I believe the design of your plot is as important as choosing the right seed.  Long narrow plots tend to not do as well as a rectangular design.  The long narrow plot does not hold moisture as well as the rectangular plot, is more susceptible to weeds, and does not afford the animals that comfort zone they need when using the plot.  The rectangular plot, which is free from weeds, underbrush, and is away from large trees, is one of the best-designed food plots you can have.  1-5 acre plots do very well with wildlife.  These smaller plots, established next to heavy cover, give animals that comfort zone they need.  I personally believe that a series of small plots established over strategic parts of your property are much more beneficial than one large plot in the middle of your property.

What is important to remember that in order to get the maximum benefit from your food plot, it must be kept free from any foreign plants that will rob your plants of the moisture they so desperately need.

The next decision one has is whether to plant perennial plants (plants that live longer than two years) or annual plants (plants that have to be replanted each year).  There are distinct advantages to both.  The biggest advantage to planting a perennial plant is that once established and properly cared for it will live for some time with minimal maintenance.  Remember however, that even perennial plants will have to be replanted at sometime in the future and the perennial seeds are very expensive.  Annual food plots have a lower maintenance cost than perennial plots but have to be replanted each year.  Perennial plots also have a lower forage yield than annual plots and are much harder to establish in the more arid areas of the country.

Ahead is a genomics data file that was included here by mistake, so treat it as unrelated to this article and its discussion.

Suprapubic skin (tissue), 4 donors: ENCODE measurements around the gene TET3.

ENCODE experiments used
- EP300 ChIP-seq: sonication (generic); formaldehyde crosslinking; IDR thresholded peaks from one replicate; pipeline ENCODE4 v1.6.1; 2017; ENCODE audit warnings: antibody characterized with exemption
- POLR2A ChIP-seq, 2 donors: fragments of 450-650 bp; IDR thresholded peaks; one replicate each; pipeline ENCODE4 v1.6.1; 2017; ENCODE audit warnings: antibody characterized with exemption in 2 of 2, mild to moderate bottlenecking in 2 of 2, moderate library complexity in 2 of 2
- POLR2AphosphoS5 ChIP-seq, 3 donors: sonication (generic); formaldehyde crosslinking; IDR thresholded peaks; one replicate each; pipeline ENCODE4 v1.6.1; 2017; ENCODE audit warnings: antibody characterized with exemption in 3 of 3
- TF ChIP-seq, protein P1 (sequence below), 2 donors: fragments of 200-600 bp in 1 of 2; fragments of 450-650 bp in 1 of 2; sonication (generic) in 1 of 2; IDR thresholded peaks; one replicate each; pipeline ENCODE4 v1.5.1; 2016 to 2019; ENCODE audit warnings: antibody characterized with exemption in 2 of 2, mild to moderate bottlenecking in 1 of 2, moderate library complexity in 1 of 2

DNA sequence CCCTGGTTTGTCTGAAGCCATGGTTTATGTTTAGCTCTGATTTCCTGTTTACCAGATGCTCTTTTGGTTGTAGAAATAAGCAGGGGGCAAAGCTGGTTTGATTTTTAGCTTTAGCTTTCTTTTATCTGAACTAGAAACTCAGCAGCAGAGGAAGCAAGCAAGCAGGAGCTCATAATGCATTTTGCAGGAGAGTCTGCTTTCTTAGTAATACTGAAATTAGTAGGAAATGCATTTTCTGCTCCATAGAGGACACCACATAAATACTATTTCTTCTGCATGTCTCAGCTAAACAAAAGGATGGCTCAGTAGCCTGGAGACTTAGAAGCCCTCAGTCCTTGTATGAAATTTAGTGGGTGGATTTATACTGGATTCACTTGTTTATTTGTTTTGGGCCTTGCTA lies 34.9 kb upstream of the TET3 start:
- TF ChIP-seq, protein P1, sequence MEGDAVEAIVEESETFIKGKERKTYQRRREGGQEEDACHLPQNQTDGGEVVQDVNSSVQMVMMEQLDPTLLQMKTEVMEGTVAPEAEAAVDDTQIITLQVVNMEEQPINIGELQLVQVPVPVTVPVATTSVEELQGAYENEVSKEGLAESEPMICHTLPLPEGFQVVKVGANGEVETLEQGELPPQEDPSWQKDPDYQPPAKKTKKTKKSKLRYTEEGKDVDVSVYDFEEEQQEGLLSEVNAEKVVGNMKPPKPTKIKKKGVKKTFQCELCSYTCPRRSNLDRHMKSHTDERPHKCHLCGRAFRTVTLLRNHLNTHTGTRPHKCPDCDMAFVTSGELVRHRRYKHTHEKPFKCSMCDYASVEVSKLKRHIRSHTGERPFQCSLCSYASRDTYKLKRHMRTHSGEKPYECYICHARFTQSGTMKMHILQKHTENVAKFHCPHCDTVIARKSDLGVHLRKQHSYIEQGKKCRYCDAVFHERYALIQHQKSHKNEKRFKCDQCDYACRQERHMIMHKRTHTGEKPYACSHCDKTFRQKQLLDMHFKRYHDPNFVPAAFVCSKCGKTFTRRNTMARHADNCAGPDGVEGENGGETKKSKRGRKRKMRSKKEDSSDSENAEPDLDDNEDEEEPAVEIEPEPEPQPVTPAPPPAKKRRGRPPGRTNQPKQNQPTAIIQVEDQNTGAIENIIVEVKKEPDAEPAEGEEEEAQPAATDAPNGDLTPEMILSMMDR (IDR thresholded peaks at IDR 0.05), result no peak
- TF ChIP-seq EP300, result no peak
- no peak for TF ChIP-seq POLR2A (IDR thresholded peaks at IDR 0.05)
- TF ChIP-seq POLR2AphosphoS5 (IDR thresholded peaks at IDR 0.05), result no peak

One of the most popular legumes is a plant called lablab.  This is a very good annual plant that is extremely drought resistant.  One reason for its resilience is its large seed.  This seed can germinate from a depth of four inches compared to ½ to ¾ inch for other plants.  At a depth of 4 inches moisture may be retained for weeks following a spring or summer rain.  This is important when you are establishing food plots in very arid areas.  Lablab seeds, because they can push their way through a very hard soil crust, emerge before weed seeds can germinate.  When the foreign plants begin to grow they are way behind the lablab seed, which will usually smother out the weeds.